Civilization Week 14 Friedrich Gentz and Mary Wollstonecraft

Question 1: How does Friedrich Gentz distinguish between the American and French Revolutions? Do you see the influence of Edmund Burke in his thinking?

Friedrich Gentz wrote The Origin and Principles of the American Revolution, in which he stated he felt much more empathetic towards the American revolution in comparison to the French revolution. The main differences in the two were that the Americans were fighting for conservative goals. They wanted to conserve the laws and sanctions of traditional Englishman, the only difference being they wanted to incorporate those laws into an independent American government. The French on the other hand wanted to completely transform their governmental styles and rebuild  them from the ground up. Edmund Burke, a conservative Irish philosopher, greatly influenced the way Gentz saw government. Gentz described his views through a metaphor. He described government as a young oak, and if you work with it, prune it, and help it evolve eventually it will grow into the large and mature oak it was meant to be. You can’t just cut it down and plant a new tree, but rather do your best over time to help the young tree grow into its flowering adult form.

Question 2: What points is Mary Wollstonecraft making in the excerpts you read from the beginning of A Vindication of the Rights of Woman? What would she like to see changed in European society?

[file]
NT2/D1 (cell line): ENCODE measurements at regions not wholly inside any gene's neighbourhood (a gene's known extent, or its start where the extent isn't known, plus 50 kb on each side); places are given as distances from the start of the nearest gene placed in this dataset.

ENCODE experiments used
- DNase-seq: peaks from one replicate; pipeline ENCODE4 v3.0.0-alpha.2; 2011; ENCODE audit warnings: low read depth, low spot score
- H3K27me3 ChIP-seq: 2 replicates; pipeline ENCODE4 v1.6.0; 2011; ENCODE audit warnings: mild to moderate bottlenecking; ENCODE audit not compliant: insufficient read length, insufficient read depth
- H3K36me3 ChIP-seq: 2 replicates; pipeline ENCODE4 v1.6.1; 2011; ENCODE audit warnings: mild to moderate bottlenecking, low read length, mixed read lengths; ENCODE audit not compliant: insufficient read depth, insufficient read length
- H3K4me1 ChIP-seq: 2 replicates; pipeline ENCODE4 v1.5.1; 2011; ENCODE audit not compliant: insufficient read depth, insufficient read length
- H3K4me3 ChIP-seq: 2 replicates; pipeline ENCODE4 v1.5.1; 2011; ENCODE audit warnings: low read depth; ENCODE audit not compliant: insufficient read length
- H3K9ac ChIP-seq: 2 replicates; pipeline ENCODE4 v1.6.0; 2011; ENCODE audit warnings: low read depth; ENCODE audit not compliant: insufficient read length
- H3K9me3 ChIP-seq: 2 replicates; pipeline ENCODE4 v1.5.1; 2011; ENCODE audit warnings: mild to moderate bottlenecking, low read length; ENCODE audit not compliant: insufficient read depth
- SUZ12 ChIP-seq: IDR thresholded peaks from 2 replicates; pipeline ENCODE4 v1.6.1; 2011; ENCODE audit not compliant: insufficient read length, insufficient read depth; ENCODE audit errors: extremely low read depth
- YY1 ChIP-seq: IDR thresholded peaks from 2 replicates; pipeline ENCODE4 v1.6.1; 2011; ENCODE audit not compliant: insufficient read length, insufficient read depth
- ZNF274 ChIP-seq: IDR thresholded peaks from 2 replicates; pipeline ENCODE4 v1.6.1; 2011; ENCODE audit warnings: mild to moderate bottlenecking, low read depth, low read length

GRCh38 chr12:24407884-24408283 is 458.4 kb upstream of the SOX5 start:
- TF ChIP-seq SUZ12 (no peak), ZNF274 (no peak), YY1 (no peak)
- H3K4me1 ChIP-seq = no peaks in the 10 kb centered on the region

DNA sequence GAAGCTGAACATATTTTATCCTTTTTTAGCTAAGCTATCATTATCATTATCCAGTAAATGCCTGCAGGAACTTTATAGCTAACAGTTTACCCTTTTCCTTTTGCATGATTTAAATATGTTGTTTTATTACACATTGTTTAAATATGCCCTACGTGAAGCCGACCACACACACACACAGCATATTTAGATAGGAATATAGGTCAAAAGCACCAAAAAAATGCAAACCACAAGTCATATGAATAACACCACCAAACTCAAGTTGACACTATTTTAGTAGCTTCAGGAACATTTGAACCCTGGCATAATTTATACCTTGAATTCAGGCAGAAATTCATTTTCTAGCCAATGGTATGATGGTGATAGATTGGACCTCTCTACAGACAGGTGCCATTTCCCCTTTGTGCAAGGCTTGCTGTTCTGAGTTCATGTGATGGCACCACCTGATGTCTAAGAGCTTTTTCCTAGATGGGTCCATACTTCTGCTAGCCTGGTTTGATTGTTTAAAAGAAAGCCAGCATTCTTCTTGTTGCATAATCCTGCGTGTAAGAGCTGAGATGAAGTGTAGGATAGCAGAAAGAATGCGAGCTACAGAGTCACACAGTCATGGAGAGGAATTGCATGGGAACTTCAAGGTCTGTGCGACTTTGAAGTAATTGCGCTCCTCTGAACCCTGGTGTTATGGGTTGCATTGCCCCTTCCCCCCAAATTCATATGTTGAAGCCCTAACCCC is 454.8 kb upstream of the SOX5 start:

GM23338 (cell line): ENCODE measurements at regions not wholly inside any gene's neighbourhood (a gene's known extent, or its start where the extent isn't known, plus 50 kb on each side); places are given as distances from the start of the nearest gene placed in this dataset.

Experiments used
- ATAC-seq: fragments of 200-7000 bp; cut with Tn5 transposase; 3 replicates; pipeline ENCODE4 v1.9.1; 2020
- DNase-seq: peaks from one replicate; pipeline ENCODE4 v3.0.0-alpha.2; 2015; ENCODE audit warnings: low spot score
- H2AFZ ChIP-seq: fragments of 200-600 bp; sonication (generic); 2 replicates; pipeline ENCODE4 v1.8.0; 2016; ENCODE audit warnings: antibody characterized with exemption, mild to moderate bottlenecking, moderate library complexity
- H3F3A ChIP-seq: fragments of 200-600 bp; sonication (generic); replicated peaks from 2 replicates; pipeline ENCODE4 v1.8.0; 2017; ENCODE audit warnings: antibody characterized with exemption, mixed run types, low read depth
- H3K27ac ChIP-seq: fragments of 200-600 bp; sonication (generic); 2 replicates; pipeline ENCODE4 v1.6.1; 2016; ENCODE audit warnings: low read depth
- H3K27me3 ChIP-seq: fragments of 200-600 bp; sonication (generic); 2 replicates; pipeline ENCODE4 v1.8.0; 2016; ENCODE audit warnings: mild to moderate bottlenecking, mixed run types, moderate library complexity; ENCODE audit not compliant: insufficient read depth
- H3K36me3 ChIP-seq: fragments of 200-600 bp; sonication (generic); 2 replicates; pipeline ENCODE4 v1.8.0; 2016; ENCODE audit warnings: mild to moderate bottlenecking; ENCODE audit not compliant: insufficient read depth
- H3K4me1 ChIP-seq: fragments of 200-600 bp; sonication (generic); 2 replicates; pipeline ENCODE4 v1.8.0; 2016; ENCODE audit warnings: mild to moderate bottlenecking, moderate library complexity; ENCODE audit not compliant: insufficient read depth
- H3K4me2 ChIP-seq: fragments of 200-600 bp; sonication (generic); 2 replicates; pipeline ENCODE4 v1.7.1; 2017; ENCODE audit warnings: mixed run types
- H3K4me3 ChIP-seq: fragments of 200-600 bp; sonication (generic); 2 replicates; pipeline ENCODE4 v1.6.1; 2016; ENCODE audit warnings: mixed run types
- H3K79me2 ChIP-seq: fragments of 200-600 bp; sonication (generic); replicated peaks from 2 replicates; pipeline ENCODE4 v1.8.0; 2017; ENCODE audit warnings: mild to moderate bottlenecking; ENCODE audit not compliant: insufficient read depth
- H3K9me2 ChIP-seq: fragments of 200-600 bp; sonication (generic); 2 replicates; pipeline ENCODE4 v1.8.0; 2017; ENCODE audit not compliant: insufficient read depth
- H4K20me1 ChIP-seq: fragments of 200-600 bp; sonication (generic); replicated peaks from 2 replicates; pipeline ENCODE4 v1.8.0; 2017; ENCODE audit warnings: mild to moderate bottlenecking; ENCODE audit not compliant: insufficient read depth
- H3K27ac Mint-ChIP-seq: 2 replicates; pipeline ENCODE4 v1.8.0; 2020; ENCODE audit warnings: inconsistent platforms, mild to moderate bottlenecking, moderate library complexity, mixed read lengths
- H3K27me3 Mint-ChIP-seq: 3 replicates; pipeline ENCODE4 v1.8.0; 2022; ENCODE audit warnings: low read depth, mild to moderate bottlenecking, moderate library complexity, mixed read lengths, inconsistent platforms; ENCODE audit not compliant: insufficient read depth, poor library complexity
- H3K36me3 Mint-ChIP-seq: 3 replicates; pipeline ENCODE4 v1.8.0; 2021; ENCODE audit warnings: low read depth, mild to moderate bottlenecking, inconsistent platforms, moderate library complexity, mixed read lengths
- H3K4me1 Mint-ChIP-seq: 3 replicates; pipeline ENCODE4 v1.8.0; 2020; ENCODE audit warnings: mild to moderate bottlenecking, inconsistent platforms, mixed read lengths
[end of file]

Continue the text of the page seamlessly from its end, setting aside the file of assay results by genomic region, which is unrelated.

Mary Wollstonecraft was one of the very first to stand up for the rights of women. In her book A Vindication of the Rights of Woman, she wrote that women of her day were usually viewed as immoral, loudmouthed gossips. But she gave the reasoning that they were only like this because women didn’t have the rights to a proper education. She stated that not only should women have a chance to a decent education, but the schools should also institute an athletics program for women that is almost as good, if not as good, as the program they had for men. Wollstonecraft was a woman of the time though, and she expressed that most women would have to spend their lives as wives and mothers. But she strongly held the opinion that women of a higher class (whether that be mental or financial) should have the opportunities to be properly educated and gain the skills needed to support themselves. Fun fact, Wollstonecraft’s daughter grew up to become Mary Shelley, the famous author behind the story of  Frankenstein. So clearly she took her mothers revolutionary beliefs to heart.

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